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Nuela

Critics' pick
1/4
Caroline Voagen Nelson

Nuela

2/4
Caroline Voagen Nelson

Nuela

3/4
Caroline Voagen Nelson

Nuela

4/4
Caroline Voagen Nelson

Nuela

Gramercy & Flatiron
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Some restaurants seem destined for disaster even before they debut. Nuela, a long-delayed Pan-Latin behemoth, arrived in the Flatiron District this summer with more baggage than a Samsonite sample sale. Its original chef, Douglas Rodriguez, abandoned the project last year, and the glitzy restaurant---splashed floor to ceiling in garish shades of orange and red, like a Latin dance club---highlights a style of cooking that all but died with the '90s. Against these odds, the big surprise is how well the place actually works.

Some restaurants seem destined for disaster even before they debut. Nuela, a long-delayed Pan-Latin behemoth, arrived in the Flatiron District this summer with more baggage than a Samsonite sample sale. Its original chef, Douglas Rodriguez, abandoned the project last year, and the glitzy restaurant---splashed floor to ceiling in garish shades of orange and red, like a Latin dance club---highlights a style of cooking that all but died with the '90s. Against these odds, the big surprise is how well the place actually works.

Rodriguez protg Adam Schop researched his extensive menu on the ground in South America. While there are influences from up and down the Pan-American Highway, the focus is on an equatorial cluster---Ecuador, Peru, Venezuela, Colombia---with virtually no representation in the high-end food scene in New York.

The restaurant, for better or worse, has a brash party vibe, and Schop makes the best of it by serving up shareable picos (literally something to peck at) and anticuchos (the traditional skewered street food of Peru). They're a fine match for bespoke tropical drinks like fresh grapefruit Hemingway daiquiris. The chef's beef-heart anticucho offers supremely tender organ meat lavishly seasoned with cumin and mild aji panca pepper, while miniature Brazilian salt-cod fritters have a subtle hint of sweet coconut.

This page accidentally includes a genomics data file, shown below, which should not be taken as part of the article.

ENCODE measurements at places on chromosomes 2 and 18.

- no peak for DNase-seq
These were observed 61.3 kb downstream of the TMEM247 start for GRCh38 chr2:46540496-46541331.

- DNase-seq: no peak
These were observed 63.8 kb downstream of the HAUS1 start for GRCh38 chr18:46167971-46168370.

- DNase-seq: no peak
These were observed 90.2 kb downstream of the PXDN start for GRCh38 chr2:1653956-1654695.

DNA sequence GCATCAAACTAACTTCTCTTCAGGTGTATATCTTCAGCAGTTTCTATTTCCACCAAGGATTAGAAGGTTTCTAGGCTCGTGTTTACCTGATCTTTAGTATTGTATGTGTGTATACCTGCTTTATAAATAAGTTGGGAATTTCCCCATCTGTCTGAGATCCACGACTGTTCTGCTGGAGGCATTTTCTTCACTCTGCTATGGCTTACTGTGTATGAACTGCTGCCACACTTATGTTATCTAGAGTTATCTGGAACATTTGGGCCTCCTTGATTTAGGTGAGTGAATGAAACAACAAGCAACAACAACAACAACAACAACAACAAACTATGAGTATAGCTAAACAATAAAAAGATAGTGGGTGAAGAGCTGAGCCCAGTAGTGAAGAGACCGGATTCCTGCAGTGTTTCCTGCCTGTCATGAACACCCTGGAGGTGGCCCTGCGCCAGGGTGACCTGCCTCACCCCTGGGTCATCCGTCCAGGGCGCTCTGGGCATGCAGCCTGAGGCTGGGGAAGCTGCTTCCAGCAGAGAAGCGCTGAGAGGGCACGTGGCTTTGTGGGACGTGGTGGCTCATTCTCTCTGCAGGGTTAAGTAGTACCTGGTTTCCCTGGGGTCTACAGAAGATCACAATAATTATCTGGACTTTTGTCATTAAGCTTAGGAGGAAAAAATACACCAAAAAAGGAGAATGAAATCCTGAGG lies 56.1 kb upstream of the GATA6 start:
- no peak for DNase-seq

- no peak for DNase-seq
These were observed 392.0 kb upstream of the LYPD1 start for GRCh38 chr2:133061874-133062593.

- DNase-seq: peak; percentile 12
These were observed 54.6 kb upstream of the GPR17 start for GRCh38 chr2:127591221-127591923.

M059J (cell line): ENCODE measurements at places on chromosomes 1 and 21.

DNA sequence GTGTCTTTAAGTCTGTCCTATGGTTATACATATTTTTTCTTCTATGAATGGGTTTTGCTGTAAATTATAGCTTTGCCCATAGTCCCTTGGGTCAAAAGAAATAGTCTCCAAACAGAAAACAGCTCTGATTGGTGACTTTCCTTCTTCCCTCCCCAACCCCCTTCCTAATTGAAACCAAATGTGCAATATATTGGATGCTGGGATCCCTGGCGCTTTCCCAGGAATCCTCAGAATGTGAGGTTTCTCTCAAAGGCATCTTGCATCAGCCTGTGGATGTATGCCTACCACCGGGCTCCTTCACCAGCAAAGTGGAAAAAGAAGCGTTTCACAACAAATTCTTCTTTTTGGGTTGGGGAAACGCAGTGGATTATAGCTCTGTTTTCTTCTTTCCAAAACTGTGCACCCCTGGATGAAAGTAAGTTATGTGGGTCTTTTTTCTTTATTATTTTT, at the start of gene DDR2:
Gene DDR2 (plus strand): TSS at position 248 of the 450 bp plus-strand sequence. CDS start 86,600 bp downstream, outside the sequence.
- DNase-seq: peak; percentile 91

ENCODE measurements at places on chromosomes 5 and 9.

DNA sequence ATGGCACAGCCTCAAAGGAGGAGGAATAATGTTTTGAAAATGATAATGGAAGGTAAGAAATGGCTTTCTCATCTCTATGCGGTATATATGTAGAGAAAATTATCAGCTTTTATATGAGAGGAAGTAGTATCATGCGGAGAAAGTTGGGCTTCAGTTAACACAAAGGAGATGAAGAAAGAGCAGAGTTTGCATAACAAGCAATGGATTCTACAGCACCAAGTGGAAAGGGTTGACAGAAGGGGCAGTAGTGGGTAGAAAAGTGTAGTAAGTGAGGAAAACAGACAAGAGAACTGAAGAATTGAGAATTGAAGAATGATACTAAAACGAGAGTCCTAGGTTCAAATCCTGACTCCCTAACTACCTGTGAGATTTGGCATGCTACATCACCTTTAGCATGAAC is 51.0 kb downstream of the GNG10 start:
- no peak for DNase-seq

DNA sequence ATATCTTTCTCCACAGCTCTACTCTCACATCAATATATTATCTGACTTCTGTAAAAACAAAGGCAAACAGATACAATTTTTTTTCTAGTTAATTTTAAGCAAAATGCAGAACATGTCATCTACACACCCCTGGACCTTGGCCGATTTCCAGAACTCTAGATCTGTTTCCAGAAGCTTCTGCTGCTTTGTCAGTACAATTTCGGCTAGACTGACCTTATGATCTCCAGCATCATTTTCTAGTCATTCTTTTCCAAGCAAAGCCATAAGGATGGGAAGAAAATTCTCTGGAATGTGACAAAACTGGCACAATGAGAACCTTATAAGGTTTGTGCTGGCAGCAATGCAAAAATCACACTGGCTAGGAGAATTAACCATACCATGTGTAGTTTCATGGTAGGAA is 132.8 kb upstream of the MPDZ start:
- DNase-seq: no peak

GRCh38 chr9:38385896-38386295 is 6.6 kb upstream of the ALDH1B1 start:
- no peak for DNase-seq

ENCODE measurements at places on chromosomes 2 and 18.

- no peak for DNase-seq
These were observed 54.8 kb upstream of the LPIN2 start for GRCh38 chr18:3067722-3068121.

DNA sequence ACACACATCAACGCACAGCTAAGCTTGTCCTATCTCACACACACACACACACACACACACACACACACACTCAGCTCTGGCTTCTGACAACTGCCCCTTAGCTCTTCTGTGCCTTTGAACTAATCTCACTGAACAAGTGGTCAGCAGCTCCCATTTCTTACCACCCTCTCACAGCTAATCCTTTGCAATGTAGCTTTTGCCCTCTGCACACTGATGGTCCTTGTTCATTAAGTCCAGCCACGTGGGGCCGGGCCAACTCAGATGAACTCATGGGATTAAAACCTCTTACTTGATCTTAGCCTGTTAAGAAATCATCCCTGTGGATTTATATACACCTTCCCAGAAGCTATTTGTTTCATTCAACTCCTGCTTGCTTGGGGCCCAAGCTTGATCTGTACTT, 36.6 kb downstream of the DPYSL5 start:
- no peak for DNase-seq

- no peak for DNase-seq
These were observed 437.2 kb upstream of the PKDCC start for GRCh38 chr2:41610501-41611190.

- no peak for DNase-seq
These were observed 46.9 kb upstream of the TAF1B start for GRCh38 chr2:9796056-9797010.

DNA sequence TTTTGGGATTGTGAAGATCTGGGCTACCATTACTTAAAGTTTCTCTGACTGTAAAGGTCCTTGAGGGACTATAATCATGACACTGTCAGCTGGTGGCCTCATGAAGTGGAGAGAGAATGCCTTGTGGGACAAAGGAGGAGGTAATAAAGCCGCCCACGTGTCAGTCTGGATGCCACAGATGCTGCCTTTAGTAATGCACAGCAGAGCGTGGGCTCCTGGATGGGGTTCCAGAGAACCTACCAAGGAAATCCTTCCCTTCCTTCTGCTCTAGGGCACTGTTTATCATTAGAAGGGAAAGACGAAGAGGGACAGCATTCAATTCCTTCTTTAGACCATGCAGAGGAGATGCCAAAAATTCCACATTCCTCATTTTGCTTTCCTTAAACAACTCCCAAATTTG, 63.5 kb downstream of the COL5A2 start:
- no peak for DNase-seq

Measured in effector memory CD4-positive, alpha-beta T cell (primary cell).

Huge entre platters are also well suited to the fiesta spirit. Duck rice, listed on the menu as an entre for two, could quite easily feed double. The dish offers five variations on the theme of duck---the bird's succulent roasted breast, confited leg, seared liver, tender chopped gizzards and fried runny egg---served atop golden rice, beautifully crisp around the edges. Roasted suckling pig, another large-format feast, served with fluffy white rice and flaky scallion pancakes, is Nuela's one can't-miss dish: The remarkably juicy and flavorsome meat is cured in garlic, citrus and thyme, and its crispy skin is basted with sweet annatto-seed oil. More modest dishes for one---like striped bass with white anchovies, chorizo and vinegary escabeche peppers---are just as expertly rendered.

Nuela's showcase ceviche bar, meanwhile, is a destination in its own right, with a separate menu devoted entirely to citrus-cured seafood. Schop's toro ceviche is a nod to the Japanese culture in Lima, featuring ethereal cubes of fat-stippled tuna tossed with silken tosaka seaweed and orange and lime juices. A more offbeat creation tucks raw oysters under translucent slivers of barely seared beef, an inspired homage to the Chino-Latino cuisine of Peru; beef in oyster sauce reimagined in an elegant package.

Service is top-notch---the waitstaff flanking the dining room like Bogot bodyguards---and the stereo volume seems always just right. Desserts, too, are thoughtfully executed---a combination of praline bar, milk espuma and coffee gele is a polished departure from the usual churros and flan. This dessert, like just about everything else at Nuela, defies all reasonable expectations. Who knows, it might even spark a Pan-Latin revival.

Cheat sheet

Drink this: Tropical drinks like the Hemingway daiquiri and pisco sour, or a Cuba Libre riff, made with cola syrup, seltzer, rum and a splash of gin (each $12).

Eat this: Salt-cod fritters, beef-heart anticucho, toro ceviche, duck rice, suckling pig

Sit here: The vast restaurant offers multiple dining rooms. The least appealing seats are up front, looking out onto West 24th Street, while the most festive are at the high tables that surround the ceviche bar.

Conversation piece: Nuela's clubby decor was conceived in part by Venezuelan fashion designer Angel Sanchez, known for celebrity clientele like Salma Hayek and Sandra Bullock.

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Venue name: Nuela
Contact:
Address: 43 W 24th St
New York

Cross street: between Fifth and Sixth Aves
Opening hours: Daily 5–11pm
Price: Average main course: $27. AmEx, MC, V
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